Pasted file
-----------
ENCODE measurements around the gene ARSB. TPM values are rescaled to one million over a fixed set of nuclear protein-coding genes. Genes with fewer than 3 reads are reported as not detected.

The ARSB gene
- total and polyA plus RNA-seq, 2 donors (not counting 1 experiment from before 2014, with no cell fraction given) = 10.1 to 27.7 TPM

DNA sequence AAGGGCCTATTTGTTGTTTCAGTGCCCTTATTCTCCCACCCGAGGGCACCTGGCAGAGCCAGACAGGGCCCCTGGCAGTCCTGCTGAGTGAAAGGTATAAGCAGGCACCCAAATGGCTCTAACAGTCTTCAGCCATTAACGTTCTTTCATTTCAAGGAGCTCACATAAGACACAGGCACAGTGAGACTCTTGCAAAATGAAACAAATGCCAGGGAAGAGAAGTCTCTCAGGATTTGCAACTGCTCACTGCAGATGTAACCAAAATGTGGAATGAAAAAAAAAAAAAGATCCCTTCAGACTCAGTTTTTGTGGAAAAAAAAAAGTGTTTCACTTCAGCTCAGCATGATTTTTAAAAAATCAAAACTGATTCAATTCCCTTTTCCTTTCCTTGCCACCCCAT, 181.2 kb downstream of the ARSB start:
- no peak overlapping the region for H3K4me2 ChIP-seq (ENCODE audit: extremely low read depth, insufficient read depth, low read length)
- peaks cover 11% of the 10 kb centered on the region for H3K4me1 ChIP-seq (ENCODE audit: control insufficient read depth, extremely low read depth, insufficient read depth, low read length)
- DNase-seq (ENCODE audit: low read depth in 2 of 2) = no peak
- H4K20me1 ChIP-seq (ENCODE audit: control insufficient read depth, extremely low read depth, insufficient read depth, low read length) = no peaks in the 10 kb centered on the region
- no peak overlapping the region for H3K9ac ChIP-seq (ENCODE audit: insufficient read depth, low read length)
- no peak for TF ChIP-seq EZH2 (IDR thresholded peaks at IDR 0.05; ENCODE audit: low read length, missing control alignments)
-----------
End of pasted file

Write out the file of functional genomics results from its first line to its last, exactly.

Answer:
ENCODE measurements around the gene ARSB. TPM values are rescaled to one million over a fixed set of nuclear protein-coding genes. Genes with fewer than 3 reads are reported as not detected.

The ARSB gene
- total and polyA plus RNA-seq, 2 donors (not counting 1 experiment from before 2014, with no cell fraction given) = 10.1 to 27.7 TPM

DNA sequence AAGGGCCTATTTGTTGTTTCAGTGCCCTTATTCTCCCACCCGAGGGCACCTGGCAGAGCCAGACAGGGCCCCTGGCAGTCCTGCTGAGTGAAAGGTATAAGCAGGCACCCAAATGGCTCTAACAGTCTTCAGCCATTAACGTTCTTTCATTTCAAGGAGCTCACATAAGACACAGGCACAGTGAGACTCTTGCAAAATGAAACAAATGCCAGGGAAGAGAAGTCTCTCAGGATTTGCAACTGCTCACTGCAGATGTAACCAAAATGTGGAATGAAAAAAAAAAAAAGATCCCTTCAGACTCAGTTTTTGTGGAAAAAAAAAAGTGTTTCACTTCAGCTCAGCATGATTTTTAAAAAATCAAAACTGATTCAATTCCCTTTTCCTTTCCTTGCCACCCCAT, 181.2 kb downstream of the ARSB start:
- no peak overlapping the region for H3K4me2 ChIP-seq (ENCODE audit: extremely low read depth, insufficient read depth, low read length)
- peaks cover 11% of the 10 kb centered on the region for H3K4me1 ChIP-seq (ENCODE audit: control insufficient read depth, extremely low read depth, insufficient read depth, low read length)
- DNase-seq (ENCODE audit: low read depth in 2 of 2) = no peak
- H4K20me1 ChIP-seq (ENCODE audit: control insufficient read depth, extremely low read depth, insufficient read depth, low read length) = no peaks in the 10 kb centered on the region
- no peak overlapping the region for H3K9ac ChIP-seq (ENCODE audit: insufficient read depth, low read length)
- no peak for TF ChIP-seq EZH2 (IDR thresholded peaks at IDR 0.05; ENCODE audit: low read length, missing control alignments)